Those who don’t place portability at a premium can find some pretty good deals in the notebook market these days, and Dell is one of the most high-profile companies to have focused a great deal on value for money for the modern consumer.
Its Inspiron 15z offers a range of impressive features, not least of which is the ultra low wattage Core 2 Duo SU7300 1.3GHz processor, which contributes towards a battery life of over eight hours. This should certainly come in handy for those who need a decent amount of longevity to work with on a commute, for example, and the widescreen 15.6-inch display certainly offers plenty in terms of physical workspace. Having said that, it is a little disappointing to note that it is only capable of 1366 x 768 resolution; we were hoping for a little more here to truly underline its ‘desktop replacement’ potential.
Elsewhere there’s 3GB of DDR3 memory, a 320GB hard drive, DVD-RW optical drive and integrated graphics, though for an extra £100 it can be upgraded with an extra Gigabyte of RAM and 512MB ATI Mobility Radion HD4330, for those who would like it to double as a gaming machine or for more intensive graphics processing.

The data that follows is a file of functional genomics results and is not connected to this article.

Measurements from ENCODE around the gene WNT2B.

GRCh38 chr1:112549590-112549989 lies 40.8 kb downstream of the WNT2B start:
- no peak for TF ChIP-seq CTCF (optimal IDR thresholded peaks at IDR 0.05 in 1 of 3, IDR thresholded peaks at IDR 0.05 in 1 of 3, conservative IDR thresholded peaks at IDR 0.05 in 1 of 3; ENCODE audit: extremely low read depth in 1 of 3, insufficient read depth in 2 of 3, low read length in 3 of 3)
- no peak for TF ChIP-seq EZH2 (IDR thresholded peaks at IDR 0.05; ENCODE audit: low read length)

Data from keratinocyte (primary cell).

Dell has done a nice job with the design of the 15z, even if it appears to be rather simplistic at first glance. At 2.4kg it’s light for a notebook of this size and is also very slim at 26mm, though there is a bit of extra bulk added by the protruding battery pack at the rear, which doubles as an angled stand.
Inside, the full QWERTY keyboard is well laid out and very responsive – touch typists should have no problems adapting here – and the multitouch trackpad offers an added degree of versatility when working with documents and images. The 15z’s large size makes it comfortable to operate but we’re not sure why some of this space couldn’t have been used to house some shortcut controls, which are instead lumped onto the function keys as is becoming increasingly typical in this market.
A decent range of connectivity includes three USB 2.0 ports, Ethernet, VGA, HDMI and a 7-in-1 card reader, along with a 1.3-megapixel webcam and twin speakers, which can sound quite muffled as they are mounted at the bottom of the enclosure. It only offers 802.11b/g wireless by default, however, via Dell’s Wireless Mini Card, but does come bundled with Windows 7 Home Premium.
During our tests we were pleased with the general feel and performance of the Inspiron 15z. The display is impressive and is capable of clean colours and deep blacks that make the notebook a nice option for multimedia use. Videos look great in full-screen mode on the large display and, while it can’t quite stretch to modern games without an upgrade, it’s otherwise an excellent all-rounder with impressive battery life, lightweight design and a configuration that’s comfortable to use.
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